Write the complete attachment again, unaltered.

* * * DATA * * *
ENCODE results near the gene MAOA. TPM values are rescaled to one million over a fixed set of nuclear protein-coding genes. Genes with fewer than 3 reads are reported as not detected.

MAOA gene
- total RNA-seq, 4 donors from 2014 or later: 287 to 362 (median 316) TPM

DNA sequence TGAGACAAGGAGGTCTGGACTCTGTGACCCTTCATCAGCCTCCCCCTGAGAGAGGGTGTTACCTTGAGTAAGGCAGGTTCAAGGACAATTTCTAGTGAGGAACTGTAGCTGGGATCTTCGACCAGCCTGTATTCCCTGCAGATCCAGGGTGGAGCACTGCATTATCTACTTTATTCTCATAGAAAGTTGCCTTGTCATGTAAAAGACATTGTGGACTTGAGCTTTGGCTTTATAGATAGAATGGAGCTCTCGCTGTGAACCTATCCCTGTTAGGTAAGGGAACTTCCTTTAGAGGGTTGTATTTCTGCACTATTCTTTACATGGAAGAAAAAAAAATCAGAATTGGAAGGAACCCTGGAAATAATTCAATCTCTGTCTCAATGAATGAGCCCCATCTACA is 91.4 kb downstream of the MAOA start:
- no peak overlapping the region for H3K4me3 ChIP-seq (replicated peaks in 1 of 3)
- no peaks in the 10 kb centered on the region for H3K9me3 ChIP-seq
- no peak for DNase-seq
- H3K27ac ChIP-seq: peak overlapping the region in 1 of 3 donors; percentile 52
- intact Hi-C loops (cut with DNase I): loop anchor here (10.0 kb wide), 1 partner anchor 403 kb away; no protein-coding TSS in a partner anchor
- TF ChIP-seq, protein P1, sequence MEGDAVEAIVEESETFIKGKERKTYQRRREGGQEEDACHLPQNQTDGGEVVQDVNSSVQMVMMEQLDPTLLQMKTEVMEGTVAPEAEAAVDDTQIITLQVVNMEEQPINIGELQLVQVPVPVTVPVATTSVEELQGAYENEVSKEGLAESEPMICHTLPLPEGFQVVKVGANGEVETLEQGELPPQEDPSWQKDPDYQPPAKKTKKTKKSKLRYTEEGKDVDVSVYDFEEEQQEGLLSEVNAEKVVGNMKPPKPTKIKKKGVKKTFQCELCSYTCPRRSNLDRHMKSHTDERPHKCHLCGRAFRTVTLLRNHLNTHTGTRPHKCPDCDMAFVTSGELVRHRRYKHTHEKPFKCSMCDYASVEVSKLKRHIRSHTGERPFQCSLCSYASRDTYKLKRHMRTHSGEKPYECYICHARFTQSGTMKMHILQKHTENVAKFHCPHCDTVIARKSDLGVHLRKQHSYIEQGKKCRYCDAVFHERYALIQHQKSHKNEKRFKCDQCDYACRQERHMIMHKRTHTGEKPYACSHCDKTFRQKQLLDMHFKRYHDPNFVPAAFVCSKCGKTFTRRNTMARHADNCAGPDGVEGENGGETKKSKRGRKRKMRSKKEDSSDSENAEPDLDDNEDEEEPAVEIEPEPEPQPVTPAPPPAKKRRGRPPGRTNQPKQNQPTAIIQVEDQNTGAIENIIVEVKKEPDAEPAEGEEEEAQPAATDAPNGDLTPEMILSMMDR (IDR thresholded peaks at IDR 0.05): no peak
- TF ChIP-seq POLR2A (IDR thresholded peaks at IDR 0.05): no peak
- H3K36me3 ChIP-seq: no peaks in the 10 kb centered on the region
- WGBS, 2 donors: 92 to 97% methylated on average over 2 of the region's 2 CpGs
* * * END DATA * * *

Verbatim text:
ENCODE results near the gene MAOA. TPM values are rescaled to one million over a fixed set of nuclear protein-coding genes. Genes with fewer than 3 reads are reported as not detected.

MAOA gene
- total RNA-seq, 4 donors from 2014 or later: 287 to 362 (median 316) TPM

DNA sequence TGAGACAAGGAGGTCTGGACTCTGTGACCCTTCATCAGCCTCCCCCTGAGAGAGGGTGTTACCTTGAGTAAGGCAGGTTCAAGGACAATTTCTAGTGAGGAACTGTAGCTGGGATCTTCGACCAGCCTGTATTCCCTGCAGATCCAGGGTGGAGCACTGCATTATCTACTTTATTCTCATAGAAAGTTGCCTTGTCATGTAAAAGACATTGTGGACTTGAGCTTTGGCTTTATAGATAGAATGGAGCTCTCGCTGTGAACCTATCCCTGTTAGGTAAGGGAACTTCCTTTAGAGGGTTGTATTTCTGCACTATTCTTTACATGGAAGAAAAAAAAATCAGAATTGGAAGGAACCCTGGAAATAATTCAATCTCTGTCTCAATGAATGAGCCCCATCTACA is 91.4 kb downstream of the MAOA start:
- no peak overlapping the region for H3K4me3 ChIP-seq (replicated peaks in 1 of 3)
- no peaks in the 10 kb centered on the region for H3K9me3 ChIP-seq
- no peak for DNase-seq
- H3K27ac ChIP-seq: peak overlapping the region in 1 of 3 donors; percentile 52
- intact Hi-C loops (cut with DNase I): loop anchor here (10.0 kb wide), 1 partner anchor 403 kb away; no protein-coding TSS in a partner anchor
- TF ChIP-seq, protein P1, sequence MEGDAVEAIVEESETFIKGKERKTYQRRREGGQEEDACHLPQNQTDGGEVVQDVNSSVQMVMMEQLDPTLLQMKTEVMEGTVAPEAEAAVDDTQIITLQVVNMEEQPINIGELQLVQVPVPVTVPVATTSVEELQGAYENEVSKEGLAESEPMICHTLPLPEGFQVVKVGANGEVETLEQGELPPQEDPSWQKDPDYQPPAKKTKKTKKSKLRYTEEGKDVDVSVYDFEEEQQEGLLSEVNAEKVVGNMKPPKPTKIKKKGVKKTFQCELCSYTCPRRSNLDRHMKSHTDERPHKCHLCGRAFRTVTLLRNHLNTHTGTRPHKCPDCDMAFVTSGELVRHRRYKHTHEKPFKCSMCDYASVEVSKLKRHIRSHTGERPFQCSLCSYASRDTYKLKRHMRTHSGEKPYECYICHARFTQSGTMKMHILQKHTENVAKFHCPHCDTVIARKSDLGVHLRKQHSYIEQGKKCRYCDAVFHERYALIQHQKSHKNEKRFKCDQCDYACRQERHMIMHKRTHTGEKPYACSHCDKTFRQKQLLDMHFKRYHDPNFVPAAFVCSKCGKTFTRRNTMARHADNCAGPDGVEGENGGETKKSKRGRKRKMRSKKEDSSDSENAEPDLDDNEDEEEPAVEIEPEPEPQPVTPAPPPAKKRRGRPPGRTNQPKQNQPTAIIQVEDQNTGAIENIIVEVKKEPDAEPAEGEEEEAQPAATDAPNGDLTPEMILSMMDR (IDR thresholded peaks at IDR 0.05): no peak
- TF ChIP-seq POLR2A (IDR thresholded peaks at IDR 0.05): no peak
- H3K36me3 ChIP-seq: no peaks in the 10 kb centered on the region
- WGBS, 2 donors: 92 to 97% methylated on average over 2 of the region's 2 CpGs